JPA Mini Book

Learn how to leverage the power of JPA in order to create robust and flexible Java applications. With this Mini Book, you will get introduced to JPA and smoothly transition to more advanced concepts.

JVM Troubleshooting Guide

The Java virtual machine is really the foundation of any Java EE platform. Learn how to master it with this advanced guide!

Given email address is already subscribed, thank you!
Oops. Something went wrong. Please try again later.
Please provide a valid email address.
Thank you, your sign-up request was successful! Please check your e-mail inbox.
Please complete the CAPTCHA.
Please fill in the required fields.

3 Responses to "Spring 3, Spring Web Services 2 & LDAP Security"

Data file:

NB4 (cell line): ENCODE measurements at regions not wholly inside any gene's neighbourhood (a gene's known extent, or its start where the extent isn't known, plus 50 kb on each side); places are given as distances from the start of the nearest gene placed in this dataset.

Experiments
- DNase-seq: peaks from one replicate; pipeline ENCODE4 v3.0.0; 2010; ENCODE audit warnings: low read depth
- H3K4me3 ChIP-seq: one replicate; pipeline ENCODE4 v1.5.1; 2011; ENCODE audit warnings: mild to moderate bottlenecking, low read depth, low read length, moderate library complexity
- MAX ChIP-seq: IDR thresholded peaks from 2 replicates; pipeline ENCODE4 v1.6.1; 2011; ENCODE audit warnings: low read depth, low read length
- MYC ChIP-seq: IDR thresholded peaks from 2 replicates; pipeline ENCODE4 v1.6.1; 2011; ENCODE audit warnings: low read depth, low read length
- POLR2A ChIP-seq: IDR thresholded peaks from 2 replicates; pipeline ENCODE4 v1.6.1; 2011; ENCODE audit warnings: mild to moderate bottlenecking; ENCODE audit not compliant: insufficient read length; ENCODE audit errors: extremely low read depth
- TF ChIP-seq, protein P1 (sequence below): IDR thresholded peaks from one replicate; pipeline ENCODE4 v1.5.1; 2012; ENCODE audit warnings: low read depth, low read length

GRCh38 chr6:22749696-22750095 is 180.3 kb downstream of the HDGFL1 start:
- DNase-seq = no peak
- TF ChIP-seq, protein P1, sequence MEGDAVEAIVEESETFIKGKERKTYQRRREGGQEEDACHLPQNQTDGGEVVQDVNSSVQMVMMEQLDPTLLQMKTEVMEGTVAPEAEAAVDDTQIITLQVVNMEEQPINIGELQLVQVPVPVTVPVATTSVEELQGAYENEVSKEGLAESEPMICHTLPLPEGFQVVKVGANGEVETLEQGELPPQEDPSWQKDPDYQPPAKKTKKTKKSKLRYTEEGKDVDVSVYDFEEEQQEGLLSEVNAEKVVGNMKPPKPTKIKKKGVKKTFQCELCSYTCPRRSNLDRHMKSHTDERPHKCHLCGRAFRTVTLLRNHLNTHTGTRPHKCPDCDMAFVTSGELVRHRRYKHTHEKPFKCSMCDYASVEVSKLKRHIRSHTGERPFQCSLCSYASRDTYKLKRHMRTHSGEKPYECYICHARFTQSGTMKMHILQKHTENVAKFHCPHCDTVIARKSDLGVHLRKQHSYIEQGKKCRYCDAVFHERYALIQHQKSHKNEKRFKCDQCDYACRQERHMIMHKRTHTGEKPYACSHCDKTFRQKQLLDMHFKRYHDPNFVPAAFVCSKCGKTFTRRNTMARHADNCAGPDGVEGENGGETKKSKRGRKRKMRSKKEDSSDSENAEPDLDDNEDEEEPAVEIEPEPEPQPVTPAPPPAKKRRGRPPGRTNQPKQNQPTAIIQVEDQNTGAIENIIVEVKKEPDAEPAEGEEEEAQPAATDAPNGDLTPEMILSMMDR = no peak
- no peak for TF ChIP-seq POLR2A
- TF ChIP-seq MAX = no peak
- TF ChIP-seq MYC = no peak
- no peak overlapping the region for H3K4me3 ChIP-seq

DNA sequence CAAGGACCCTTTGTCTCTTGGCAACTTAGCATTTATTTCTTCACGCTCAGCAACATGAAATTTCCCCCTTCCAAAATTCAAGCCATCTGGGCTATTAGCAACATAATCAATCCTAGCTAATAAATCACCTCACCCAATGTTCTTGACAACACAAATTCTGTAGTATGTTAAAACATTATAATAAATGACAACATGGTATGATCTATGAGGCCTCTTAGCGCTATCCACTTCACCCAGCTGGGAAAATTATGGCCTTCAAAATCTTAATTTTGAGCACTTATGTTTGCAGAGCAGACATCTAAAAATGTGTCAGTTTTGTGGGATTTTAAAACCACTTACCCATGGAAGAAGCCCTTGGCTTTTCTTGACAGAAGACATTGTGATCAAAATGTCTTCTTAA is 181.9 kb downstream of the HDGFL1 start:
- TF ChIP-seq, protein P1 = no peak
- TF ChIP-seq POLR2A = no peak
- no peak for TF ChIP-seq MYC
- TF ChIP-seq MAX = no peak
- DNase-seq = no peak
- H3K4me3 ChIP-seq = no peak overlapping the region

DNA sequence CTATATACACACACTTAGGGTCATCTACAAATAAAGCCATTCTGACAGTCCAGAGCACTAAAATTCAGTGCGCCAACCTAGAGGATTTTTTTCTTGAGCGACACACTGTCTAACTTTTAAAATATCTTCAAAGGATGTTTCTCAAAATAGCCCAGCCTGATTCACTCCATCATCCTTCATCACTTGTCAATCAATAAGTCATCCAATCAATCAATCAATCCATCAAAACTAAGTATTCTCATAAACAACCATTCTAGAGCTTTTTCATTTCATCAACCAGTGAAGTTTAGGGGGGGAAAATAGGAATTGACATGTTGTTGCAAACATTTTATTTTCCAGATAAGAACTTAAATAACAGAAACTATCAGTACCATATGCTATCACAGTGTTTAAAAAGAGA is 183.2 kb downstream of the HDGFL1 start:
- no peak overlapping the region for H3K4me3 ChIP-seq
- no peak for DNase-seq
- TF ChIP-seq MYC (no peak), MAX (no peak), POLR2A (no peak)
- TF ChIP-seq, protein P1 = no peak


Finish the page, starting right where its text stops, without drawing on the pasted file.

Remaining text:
1. Jay Khimani says:

    Nice post. Is there a way to secure endpoint methods using RolesAllowed and see if the requesting user has specific permission then only allow invoking of that endpoint? Like we normally do with Spring service?

  2. peto says:

    Dude, is something wrong with Spring, or you really need 20 pages of code and xml to run simple ldap auth?

  3. Mat says:

    Good simple example of integrating spring ws with ldap security.
    Keep up the good work.

Leave a Reply


× five = 45



Java Code Geeks and all content copyright © 2010-2014, Exelixis Media Ltd | Terms of Use | Privacy Policy | Contact
All trademarks and registered trademarks appearing on Java Code Geeks are the property of their respective owners.
Java is a trademark or registered trademark of Oracle Corporation in the United States and other countries.
Java Code Geeks is not connected to Oracle Corporation and is not sponsored by Oracle Corporation.
Do you want to know how to develop your skillset and become a ...
Java Rockstar?

Subscribe to our newsletter to start Rocking right now!

To get you started we give you two of our best selling eBooks for FREE!

Get ready to Rock!
You can download the complementary eBooks using the links below:
Close